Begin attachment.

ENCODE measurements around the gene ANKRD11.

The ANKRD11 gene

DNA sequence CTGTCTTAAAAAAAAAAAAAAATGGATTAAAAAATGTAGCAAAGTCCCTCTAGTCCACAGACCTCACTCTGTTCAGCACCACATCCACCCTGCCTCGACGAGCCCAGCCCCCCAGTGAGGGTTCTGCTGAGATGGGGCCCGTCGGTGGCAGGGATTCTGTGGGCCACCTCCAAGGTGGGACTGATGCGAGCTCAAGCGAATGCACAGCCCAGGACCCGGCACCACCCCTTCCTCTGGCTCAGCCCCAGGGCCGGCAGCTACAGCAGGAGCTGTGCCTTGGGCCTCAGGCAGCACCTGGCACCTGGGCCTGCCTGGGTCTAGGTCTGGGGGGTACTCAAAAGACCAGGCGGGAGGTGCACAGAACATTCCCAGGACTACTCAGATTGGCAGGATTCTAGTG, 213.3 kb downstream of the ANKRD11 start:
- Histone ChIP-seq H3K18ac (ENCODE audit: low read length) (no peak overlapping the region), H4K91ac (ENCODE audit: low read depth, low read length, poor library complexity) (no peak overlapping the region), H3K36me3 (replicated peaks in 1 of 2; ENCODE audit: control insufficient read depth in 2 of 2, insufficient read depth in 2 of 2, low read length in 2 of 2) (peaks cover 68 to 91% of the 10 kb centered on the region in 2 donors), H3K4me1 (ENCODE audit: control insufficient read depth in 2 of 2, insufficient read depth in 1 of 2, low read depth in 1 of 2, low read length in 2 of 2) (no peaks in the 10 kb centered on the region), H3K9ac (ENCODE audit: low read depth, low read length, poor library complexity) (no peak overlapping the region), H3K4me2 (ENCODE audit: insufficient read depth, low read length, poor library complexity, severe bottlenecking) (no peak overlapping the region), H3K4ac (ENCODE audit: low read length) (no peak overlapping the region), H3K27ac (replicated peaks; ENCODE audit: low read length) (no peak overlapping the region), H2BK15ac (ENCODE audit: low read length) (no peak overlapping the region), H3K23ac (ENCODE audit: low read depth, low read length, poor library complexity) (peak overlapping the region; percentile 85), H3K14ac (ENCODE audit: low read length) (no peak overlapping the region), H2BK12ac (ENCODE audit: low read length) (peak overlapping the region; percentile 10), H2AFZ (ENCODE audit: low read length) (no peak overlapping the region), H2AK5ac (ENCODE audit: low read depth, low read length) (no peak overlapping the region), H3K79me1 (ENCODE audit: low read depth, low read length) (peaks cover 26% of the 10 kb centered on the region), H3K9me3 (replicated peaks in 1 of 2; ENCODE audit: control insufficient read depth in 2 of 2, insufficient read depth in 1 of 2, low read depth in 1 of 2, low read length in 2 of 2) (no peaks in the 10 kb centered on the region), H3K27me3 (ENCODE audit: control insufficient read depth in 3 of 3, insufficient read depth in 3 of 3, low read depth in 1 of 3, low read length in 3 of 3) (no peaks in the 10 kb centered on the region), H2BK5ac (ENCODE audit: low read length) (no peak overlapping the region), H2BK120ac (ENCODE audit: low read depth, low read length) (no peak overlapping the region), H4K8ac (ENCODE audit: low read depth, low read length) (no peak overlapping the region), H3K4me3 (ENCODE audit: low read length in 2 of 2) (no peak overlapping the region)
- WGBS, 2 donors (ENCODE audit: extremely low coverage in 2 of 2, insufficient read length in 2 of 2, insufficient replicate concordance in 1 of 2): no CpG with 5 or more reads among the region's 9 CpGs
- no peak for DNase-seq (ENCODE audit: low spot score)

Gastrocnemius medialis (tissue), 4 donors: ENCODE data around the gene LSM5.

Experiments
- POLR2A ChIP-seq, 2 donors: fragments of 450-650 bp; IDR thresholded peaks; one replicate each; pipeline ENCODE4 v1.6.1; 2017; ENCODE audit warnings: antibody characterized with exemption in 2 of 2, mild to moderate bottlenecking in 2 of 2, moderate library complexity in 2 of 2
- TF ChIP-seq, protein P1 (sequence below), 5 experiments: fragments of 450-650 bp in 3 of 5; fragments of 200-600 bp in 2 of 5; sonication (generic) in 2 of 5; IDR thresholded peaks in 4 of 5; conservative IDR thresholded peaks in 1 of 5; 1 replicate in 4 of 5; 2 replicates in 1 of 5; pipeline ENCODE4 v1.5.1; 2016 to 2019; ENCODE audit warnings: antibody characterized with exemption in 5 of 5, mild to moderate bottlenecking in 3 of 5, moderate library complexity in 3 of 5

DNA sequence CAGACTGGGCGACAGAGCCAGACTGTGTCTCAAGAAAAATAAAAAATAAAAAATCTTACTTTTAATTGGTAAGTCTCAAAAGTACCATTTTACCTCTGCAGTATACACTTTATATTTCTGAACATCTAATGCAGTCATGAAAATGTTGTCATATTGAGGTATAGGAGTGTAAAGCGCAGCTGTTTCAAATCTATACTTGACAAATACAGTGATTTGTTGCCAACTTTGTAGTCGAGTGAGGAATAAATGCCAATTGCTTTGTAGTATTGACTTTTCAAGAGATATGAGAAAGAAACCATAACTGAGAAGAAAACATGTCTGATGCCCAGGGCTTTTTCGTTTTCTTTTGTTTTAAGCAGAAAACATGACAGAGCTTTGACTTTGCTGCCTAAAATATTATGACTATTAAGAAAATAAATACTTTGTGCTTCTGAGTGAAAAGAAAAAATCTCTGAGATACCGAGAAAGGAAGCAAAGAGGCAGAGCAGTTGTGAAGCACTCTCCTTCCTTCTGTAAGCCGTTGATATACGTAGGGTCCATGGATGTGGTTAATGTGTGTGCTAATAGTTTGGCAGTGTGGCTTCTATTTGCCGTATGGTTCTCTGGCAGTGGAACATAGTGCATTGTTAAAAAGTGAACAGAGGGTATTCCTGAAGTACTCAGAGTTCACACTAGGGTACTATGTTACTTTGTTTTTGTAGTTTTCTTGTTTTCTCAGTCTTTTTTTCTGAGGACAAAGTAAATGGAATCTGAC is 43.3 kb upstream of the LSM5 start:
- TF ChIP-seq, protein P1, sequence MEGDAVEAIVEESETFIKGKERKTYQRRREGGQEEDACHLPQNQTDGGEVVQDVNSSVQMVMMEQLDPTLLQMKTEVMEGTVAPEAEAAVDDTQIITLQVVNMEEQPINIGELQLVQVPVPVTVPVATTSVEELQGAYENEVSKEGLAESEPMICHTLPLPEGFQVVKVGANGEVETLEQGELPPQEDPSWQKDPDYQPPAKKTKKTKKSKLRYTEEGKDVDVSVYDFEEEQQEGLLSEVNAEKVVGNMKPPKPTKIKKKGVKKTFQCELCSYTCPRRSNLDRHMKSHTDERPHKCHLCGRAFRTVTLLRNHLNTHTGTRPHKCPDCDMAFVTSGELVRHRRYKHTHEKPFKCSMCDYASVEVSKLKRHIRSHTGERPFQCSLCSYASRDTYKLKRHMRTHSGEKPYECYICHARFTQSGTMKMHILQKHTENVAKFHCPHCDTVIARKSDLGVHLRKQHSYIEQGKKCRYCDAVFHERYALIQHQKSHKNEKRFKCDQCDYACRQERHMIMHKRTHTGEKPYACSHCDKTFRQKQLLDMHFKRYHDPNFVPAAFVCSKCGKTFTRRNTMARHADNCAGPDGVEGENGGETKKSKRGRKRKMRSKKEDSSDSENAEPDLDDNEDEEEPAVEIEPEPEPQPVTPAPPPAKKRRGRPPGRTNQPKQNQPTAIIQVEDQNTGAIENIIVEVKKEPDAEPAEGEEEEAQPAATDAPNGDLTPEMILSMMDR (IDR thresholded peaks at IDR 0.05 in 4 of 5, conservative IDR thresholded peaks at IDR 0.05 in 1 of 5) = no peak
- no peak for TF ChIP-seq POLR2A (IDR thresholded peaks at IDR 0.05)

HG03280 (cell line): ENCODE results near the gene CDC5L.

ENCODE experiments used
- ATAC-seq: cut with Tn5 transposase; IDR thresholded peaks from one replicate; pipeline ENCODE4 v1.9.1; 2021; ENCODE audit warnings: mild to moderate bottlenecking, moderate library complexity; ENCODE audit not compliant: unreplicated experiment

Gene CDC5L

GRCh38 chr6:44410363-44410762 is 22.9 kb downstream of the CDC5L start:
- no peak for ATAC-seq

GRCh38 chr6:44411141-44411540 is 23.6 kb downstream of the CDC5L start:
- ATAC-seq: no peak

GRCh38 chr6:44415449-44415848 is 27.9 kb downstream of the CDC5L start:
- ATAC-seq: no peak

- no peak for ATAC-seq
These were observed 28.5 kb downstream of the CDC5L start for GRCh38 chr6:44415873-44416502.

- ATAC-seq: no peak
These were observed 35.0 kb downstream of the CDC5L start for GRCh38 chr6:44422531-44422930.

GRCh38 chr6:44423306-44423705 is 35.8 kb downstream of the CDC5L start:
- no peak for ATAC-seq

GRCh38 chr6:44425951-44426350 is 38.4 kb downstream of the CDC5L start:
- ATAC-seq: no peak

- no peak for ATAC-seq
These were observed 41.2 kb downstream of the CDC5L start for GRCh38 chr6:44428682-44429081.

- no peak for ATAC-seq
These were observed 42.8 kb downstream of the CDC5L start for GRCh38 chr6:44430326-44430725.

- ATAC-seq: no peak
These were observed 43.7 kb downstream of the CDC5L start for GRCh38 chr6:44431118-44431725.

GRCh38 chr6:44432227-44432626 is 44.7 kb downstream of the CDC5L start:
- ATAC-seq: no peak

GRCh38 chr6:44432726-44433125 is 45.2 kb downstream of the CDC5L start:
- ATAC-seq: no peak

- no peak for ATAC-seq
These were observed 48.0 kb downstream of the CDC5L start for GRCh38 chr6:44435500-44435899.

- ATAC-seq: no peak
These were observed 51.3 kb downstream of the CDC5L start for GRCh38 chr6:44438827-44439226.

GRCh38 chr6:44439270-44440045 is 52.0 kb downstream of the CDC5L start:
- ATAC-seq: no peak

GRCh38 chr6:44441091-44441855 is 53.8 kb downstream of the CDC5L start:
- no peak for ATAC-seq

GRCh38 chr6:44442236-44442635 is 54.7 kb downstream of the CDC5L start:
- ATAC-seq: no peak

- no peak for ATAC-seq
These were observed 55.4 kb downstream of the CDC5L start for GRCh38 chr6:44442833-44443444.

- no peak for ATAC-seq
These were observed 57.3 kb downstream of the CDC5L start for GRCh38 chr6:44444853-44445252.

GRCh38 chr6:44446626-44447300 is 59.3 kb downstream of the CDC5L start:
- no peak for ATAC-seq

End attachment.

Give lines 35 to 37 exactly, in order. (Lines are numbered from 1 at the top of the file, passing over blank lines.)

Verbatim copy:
These were observed 42.8 kb downstream of the CDC5L start for GRCh38 chr6:44430326-44430725.

- ATAC-seq: no peak
These were observed 43.7 kb downstream of the CDC5L start for GRCh38 chr6:44431118-44431725.